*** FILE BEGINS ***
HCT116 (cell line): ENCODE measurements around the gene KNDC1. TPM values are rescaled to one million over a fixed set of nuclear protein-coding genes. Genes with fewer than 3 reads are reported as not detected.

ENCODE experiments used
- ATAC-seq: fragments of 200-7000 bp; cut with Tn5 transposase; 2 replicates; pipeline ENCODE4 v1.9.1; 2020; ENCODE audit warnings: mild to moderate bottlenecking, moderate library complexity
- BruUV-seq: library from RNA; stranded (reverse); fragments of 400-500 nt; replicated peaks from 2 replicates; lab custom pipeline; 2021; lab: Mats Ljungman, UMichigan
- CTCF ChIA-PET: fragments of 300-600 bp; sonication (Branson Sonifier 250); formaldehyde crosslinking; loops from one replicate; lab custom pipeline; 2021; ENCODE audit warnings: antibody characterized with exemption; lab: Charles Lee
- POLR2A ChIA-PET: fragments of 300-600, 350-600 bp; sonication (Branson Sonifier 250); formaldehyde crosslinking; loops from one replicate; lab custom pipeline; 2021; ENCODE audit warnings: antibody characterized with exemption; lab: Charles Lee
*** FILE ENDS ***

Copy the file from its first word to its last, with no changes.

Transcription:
HCT116 (cell line): ENCODE measurements around the gene KNDC1. TPM values are rescaled to one million over a fixed set of nuclear protein-coding genes. Genes with fewer than 3 reads are reported as not detected.

ENCODE experiments used
- ATAC-seq: fragments of 200-7000 bp; cut with Tn5 transposase; 2 replicates; pipeline ENCODE4 v1.9.1; 2020; ENCODE audit warnings: mild to moderate bottlenecking, moderate library complexity
- BruUV-seq: library from RNA; stranded (reverse); fragments of 400-500 nt; replicated peaks from 2 replicates; lab custom pipeline; 2021; lab: Mats Ljungman, UMichigan
- CTCF ChIA-PET: fragments of 300-600 bp; sonication (Branson Sonifier 250); formaldehyde crosslinking; loops from one replicate; lab custom pipeline; 2021; ENCODE audit warnings: antibody characterized with exemption; lab: Charles Lee
- POLR2A ChIA-PET: fragments of 300-600, 350-600 bp; sonication (Branson Sonifier 250); formaldehyde crosslinking; loops from one replicate; lab custom pipeline; 2021; ENCODE audit warnings: antibody characterized with exemption; lab: Charles Lee